A “special needs” individual is a person receiving government aid – now or in the future – for their disability. If you designate a “special needs” individual as a direct beneficiary, you could unintentionally disqualify that person from receiving these valuable government benefits. This individual must not only “spend down” their inheritance, but also go through the application process to re-qualify for benefits. It is advisable to work with an attorney who specializes in creating special needs or supplemental needs trusts to hold the inheritance of that individual, thereby not jeopardizing any potential government benefits.

6. Naming a Child or Co-Owner of a Deposit or Investment Account:

It is not unusual for an aging parent to add a trusted adult child as the co-owner of their bank or investment account, especially if the child is paying the parent’s bills or managing their finances. Typically, the parent’s intent is not for that adult child to inherit the entire account upon the parent’s death at the exclusion of other children or even grandchildren. However, this ownership arrangement can create some potential issues such as:

  • ‍Gifting – When adding a co-owner, the parent has legally created a “gift” of one-half of the account value to the adult child and may be required to file a gift tax return if the value is above the current $15,000 annual gifting limits.
  • Creditor – One-half of the parent’s account may now be subject to creditor claims of the adult child, including any potential lawsuits, divorce or bankruptcy issues.
  • Final Expenses/Distributions – While the parent may have intended for any remaining balance to be used for their funeral or final expenses upon death, the named co-owner is under no legal obligation to use this money for its intended purpose and can simply take the remaining account balance in full.
  • Possible Solutions – Create a durable power of attorney naming your trusted adult child as your agent to manage your finances during your lifetime or create a living trust naming the adult child as a trustee. Again, we recommend using an estate planning attorney to draft the appropriate estate and legal documents needed.

7. Naming Separate Children as Beneficiaries for Separate Accounts or Just One Beneficiary:

Sometimes parents will designate a separate child as beneficiary for each of their accounts. Over time, the ending balances of these accounts can differ significantly with one child receiving much more than the other, which may not have been the parent’s intention upon their death.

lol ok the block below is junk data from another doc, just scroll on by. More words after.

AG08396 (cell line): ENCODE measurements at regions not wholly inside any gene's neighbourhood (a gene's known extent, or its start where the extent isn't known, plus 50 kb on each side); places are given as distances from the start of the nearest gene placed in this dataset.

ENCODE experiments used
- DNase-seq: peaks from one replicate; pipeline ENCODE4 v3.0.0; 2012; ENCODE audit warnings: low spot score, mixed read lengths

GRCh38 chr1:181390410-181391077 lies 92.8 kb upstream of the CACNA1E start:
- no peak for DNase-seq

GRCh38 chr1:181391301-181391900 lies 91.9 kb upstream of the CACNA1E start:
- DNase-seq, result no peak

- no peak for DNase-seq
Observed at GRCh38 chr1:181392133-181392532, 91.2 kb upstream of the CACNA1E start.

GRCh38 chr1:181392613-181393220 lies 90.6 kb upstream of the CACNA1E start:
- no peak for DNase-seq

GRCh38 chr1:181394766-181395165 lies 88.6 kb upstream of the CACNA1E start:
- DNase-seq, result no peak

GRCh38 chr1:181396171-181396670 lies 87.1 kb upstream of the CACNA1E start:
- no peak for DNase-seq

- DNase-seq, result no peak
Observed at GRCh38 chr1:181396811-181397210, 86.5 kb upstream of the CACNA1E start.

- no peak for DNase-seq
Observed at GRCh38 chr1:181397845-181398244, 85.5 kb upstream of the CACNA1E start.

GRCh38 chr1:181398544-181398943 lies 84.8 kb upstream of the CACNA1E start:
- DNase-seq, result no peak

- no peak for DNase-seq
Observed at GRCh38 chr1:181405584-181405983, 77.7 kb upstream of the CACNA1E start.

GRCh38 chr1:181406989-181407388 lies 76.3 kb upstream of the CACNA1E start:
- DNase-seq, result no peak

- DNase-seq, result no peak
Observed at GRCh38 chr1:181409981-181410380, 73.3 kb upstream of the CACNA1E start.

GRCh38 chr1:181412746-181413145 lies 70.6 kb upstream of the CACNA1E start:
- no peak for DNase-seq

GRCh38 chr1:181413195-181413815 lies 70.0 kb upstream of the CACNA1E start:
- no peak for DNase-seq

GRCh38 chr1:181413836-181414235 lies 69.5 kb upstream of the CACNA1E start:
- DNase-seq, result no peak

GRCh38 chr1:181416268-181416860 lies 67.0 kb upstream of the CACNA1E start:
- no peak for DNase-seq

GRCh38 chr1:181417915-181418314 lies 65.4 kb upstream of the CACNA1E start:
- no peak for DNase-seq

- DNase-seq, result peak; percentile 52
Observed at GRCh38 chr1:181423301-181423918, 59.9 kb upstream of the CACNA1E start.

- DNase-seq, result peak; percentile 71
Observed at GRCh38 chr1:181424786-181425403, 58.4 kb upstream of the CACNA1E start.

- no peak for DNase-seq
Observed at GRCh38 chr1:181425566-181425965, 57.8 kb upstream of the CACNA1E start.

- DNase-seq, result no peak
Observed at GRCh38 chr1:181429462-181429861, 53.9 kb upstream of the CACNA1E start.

Occasionally, a parent may even designate one particular adult child as the sole beneficiary of all accounts or a life insurance policy with the intent that this particular child will equally share the remaining balance with their siblings. Perhaps the parent felt this child was more financially responsible and would take better care of their inheritance for the benefit of all their siblings. Similar to the co-owner situation above, that named beneficiary child has no legal obligation to share any of these assets with his or her siblings. Furthermore, depending on the value of the inherited assets, they may encounter gift tax consequences which might have been avoided as part of a well-designed estate plan.

In the above, a preferred designation would be to title beneficiary designations “per stirpes,” which means equally among all of my children (and even includes an equal share for a deceased child’s children) to ensure that all children receive an equal share. To the extent a parent has concerns over a child’s financial responsibility, it may be best to create a specific trust to hold the inheritance for the benefit of that child while protecting assets from creditors.

Designating beneficiaries incorrectly, among other mistakes, can have far reaching negative consequences. Beneficiary designations are an important part of your overall estate plan and should be reviewed and updated as part of a well-coordinated estate plan with the help of an estate planning specialist.